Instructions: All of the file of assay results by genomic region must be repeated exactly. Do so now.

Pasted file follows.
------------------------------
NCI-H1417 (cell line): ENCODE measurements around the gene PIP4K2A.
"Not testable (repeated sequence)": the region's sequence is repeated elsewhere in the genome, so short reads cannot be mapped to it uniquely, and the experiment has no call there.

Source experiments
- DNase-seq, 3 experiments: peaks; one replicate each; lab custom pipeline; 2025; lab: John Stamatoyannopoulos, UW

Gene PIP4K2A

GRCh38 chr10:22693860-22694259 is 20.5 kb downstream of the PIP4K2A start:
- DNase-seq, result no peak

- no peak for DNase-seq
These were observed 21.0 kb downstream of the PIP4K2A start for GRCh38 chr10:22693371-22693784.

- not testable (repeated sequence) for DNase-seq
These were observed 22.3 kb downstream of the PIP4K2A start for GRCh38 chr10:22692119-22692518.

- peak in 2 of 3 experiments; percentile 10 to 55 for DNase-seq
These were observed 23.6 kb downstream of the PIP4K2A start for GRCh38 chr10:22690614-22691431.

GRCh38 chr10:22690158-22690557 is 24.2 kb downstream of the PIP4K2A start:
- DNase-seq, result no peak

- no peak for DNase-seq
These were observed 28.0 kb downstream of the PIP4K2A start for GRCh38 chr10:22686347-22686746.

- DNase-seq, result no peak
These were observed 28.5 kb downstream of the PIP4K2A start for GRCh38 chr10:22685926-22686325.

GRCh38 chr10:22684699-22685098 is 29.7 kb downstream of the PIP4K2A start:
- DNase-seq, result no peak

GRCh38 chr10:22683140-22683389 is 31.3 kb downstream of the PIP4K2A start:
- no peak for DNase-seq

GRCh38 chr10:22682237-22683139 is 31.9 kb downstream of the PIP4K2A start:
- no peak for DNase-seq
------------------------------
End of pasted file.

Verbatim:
NCI-H1417 (cell line): ENCODE measurements around the gene PIP4K2A.
"Not testable (repeated sequence)": the region's sequence is repeated elsewhere in the genome, so short reads cannot be mapped to it uniquely, and the experiment has no call there.

Source experiments
- DNase-seq, 3 experiments: peaks; one replicate each; lab custom pipeline; 2025; lab: John Stamatoyannopoulos, UW

Gene PIP4K2A

GRCh38 chr10:22693860-22694259 is 20.5 kb downstream of the PIP4K2A start:
- DNase-seq, result no peak

- no peak for DNase-seq
These were observed 21.0 kb downstream of the PIP4K2A start for GRCh38 chr10:22693371-22693784.

- not testable (repeated sequence) for DNase-seq
These were observed 22.3 kb downstream of the PIP4K2A start for GRCh38 chr10:22692119-22692518.

- peak in 2 of 3 experiments; percentile 10 to 55 for DNase-seq
These were observed 23.6 kb downstream of the PIP4K2A start for GRCh38 chr10:22690614-22691431.

GRCh38 chr10:22690158-22690557 is 24.2 kb downstream of the PIP4K2A start:
- DNase-seq, result no peak

- no peak for DNase-seq
These were observed 28.0 kb downstream of the PIP4K2A start for GRCh38 chr10:22686347-22686746.

- DNase-seq, result no peak
These were observed 28.5 kb downstream of the PIP4K2A start for GRCh38 chr10:22685926-22686325.

GRCh38 chr10:22684699-22685098 is 29.7 kb downstream of the PIP4K2A start:
- DNase-seq, result no peak

GRCh38 chr10:22683140-22683389 is 31.3 kb downstream of the PIP4K2A start:
- no peak for DNase-seq

GRCh38 chr10:22682237-22683139 is 31.9 kb downstream of the PIP4K2A start:
- no peak for DNase-seq